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redefining the term "computer virus"


In a comment to my previous entry on linux/unix viruses, Jim said:

Well that's what you get for mixing up your terminology. It used to be that "computer virus" referred to something that spread due to user action (as opposed to "worm" which does not require human intervention). Now it's just a catch-all for anything nasty that happens to a computer.

A virus, in the classic sense, cannot affect unix-like systems very well, since it's extremely rare for executables to be writable by normal users or transmitted between machines.

Worms, on the other hand, are typically spread through network services, and are not bound by normal restrictions or usual use patterns of users.

Yes, it's possible to create ELF viruses. No, it's not a problem in practice. It's valid to say that unix-like systems are resistant to viruses in the extreme, whilst acknowledging that they are still susceptible to worms. Anybody who conflates the two issues, as the author of this article did, needs to learn a thing or two.

I realized that I should clarify when I wrote the post; that is, that I think that what we call "computer virus" has evolved--then I simply forgot. Well, now it deserves its own entry. :)

Jim is technically correct as far as current terminology is concerned, but in practice I disagree: the differences we used to give to "worms", "trojans", and "viruses" no longer apply. They're all viruses. Let me explain.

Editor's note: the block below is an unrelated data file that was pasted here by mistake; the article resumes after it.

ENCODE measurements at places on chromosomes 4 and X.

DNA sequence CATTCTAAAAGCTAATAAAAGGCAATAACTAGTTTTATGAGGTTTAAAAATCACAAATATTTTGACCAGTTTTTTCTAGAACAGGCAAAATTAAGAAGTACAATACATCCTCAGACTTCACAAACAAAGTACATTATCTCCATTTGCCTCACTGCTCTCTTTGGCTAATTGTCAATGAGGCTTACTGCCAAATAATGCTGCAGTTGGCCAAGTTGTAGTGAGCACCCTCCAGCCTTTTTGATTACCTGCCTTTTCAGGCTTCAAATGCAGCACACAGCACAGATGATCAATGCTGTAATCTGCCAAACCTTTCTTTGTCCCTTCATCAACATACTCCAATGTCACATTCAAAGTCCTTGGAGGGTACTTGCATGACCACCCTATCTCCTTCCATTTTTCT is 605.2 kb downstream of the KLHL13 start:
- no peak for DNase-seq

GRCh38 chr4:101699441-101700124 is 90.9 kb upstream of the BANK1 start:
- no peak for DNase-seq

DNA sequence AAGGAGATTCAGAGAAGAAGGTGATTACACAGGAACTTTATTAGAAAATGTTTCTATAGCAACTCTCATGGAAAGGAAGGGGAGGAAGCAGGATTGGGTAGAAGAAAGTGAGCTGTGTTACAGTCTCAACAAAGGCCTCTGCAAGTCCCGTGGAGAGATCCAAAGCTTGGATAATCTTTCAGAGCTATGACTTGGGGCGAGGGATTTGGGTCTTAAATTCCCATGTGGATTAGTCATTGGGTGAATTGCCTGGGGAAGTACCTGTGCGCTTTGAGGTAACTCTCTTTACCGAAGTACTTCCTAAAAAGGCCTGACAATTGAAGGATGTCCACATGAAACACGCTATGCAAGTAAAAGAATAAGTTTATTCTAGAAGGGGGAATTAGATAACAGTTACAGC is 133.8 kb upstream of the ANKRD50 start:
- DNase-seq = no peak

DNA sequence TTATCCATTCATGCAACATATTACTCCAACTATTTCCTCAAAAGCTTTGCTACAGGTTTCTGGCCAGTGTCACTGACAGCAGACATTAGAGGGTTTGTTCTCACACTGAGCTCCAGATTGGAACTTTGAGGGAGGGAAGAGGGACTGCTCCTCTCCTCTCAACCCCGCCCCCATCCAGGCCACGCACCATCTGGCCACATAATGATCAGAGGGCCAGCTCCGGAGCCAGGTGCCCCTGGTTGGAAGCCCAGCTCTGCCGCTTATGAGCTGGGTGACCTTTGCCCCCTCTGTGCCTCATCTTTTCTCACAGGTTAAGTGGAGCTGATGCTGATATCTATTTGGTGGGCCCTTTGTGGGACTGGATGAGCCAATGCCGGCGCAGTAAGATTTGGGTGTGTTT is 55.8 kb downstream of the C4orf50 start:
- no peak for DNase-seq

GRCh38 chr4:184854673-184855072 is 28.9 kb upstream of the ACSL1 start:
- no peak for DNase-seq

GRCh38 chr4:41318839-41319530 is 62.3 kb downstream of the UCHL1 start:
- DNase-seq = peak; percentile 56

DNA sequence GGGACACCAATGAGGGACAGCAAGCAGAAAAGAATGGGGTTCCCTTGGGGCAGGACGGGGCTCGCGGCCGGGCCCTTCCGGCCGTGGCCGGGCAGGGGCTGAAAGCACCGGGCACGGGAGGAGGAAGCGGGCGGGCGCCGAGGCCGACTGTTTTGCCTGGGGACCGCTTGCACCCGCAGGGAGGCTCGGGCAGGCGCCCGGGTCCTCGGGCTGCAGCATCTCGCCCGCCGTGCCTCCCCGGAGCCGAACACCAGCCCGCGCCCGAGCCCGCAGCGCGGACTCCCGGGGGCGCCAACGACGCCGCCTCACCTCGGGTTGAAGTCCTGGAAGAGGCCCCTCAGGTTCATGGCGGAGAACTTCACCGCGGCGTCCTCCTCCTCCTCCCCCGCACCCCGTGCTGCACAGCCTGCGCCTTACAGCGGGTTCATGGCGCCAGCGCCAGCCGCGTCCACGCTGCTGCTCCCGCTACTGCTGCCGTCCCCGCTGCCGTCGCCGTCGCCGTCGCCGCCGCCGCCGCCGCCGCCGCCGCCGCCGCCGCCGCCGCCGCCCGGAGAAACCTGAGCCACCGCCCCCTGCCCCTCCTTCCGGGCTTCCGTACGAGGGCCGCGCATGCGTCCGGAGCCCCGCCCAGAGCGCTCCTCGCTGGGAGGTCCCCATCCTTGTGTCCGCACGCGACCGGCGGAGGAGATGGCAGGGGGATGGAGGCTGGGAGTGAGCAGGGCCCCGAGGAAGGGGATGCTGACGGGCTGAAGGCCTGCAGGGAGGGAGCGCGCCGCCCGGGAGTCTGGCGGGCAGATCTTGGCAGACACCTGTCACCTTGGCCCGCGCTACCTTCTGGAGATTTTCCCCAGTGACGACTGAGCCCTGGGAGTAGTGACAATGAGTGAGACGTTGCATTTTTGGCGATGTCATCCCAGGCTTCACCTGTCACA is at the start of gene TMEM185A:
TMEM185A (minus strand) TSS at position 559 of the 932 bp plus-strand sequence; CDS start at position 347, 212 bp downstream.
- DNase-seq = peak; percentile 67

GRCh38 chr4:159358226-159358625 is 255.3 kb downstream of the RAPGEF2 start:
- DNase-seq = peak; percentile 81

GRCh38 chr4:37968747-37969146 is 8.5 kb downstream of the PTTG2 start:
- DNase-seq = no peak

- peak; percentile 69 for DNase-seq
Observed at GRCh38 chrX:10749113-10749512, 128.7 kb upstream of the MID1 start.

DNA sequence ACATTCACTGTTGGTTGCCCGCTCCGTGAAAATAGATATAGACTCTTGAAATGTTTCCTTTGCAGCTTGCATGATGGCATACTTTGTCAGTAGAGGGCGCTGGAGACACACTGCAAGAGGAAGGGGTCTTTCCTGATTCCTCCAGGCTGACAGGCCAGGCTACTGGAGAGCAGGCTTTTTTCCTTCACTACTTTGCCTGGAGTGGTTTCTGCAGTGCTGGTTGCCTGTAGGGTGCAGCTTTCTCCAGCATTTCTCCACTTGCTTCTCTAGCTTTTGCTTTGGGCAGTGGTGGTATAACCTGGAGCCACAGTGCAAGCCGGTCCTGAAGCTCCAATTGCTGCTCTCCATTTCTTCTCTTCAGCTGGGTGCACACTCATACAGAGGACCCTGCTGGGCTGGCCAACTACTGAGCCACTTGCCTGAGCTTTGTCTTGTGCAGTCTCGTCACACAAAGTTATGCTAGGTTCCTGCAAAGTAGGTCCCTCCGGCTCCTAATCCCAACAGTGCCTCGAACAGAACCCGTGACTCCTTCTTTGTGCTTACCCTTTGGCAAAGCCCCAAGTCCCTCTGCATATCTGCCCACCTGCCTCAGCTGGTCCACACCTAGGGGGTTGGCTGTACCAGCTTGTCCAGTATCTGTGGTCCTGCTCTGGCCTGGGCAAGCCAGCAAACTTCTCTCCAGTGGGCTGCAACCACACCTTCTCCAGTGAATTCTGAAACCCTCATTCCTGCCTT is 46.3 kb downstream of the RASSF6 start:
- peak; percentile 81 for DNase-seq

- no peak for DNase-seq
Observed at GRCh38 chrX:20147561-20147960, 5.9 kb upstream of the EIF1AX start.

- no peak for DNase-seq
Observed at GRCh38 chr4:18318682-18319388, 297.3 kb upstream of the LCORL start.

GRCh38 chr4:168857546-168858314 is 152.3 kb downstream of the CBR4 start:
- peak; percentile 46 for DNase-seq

I was thinking of "viruses" as the word is used in biology. Quite simply, any organism that can self-replicate, but that requires a host (host in the biological sense) to survive (as well some "function" of the host to self-replicate). The fact that we called viruses those that self-replicated through (say) EXE infection and that we call worms those that self-replicate through, say, an Apache bug, is simply a historical quirk. Mostly, in general terms, we were making the distinction between infection that required humans (ie., X sending Y an infected file, Y executing the file and thus infecting the system) from infection that didn't (like most internet worms these days, e.g., SQL Slammer). Probably one problem is that we tend to associate virus with sickness (and worms have been so far bothersome but not overly destructive), but not all viruses create problems, and in fact it's been speculated that they are an important element in allowing information flow within the gene pool of a species, and even cross-species. (Not that computer viruses are useful for this too, but wouldn't that be nice... :))

In reality, if we are going to borrow the term virus from biology, it's the worms that should be called viruses, since they can self-replicate across hosts, and in any case most if not all viruses these days have "worm" qualities mixed in. A good example are outlook viruses: they can transfer autonomously, but require human activation (running the executable file).

Probably the article's author should have made this clarification, but I think that it's about time we put the all these different categories together.

So, in my opinion: worms, viruses, trojans... They're all computer viruses, if we understand viruses as akin to their biological cousins. Some are more effective than others at self-replicating and transfer across hosts. But they all belong to the same "family" of "organisms". :)

Categories: technology
Posted by diego on July 9 2003 at 11:46 AM

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